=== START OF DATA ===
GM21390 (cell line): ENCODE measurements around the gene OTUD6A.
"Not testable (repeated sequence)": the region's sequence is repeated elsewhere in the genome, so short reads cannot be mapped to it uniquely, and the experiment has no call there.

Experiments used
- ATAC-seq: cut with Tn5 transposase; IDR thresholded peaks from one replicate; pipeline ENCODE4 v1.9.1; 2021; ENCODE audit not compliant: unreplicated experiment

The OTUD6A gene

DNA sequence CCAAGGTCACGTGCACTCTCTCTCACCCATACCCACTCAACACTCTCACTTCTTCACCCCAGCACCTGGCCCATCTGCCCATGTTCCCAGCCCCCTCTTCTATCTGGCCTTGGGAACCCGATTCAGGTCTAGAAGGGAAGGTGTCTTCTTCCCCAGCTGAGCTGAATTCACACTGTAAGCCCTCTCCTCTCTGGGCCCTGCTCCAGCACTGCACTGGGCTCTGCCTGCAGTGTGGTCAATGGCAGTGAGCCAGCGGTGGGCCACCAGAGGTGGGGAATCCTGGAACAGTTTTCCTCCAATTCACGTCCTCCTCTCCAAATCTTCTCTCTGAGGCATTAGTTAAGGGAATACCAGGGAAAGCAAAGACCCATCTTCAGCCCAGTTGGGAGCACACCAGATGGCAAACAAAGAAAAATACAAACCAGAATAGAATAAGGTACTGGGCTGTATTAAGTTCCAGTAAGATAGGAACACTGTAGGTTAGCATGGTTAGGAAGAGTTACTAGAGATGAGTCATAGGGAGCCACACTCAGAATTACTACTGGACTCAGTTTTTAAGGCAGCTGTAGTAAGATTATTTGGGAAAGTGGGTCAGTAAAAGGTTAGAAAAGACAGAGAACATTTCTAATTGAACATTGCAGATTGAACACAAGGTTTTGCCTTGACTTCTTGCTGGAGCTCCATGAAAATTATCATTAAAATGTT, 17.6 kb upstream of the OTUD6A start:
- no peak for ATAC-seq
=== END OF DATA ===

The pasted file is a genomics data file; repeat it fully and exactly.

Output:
GM21390 (cell line): ENCODE measurements around the gene OTUD6A.
"Not testable (repeated sequence)": the region's sequence is repeated elsewhere in the genome, so short reads cannot be mapped to it uniquely, and the experiment has no call there.

Experiments used
- ATAC-seq: cut with Tn5 transposase; IDR thresholded peaks from one replicate; pipeline ENCODE4 v1.9.1; 2021; ENCODE audit not compliant: unreplicated experiment

The OTUD6A gene

DNA sequence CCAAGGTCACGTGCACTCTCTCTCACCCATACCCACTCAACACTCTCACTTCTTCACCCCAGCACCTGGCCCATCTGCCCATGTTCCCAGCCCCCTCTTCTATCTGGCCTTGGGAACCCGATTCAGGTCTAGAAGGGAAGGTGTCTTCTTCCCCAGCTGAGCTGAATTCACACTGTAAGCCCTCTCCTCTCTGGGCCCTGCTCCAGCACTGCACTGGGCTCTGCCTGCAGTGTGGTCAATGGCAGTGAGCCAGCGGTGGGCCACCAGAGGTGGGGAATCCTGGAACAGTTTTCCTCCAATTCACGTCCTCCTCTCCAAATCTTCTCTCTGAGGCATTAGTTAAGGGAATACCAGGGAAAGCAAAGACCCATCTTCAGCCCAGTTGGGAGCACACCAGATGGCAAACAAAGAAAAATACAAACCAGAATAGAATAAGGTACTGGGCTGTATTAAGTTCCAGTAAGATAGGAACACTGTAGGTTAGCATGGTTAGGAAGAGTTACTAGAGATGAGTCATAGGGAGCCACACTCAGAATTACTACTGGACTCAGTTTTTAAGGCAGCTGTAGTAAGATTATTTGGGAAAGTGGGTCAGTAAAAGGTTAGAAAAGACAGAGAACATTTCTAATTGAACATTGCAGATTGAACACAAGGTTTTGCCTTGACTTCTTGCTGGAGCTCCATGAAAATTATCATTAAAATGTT, 17.6 kb upstream of the OTUD6A start:
- no peak for ATAC-seq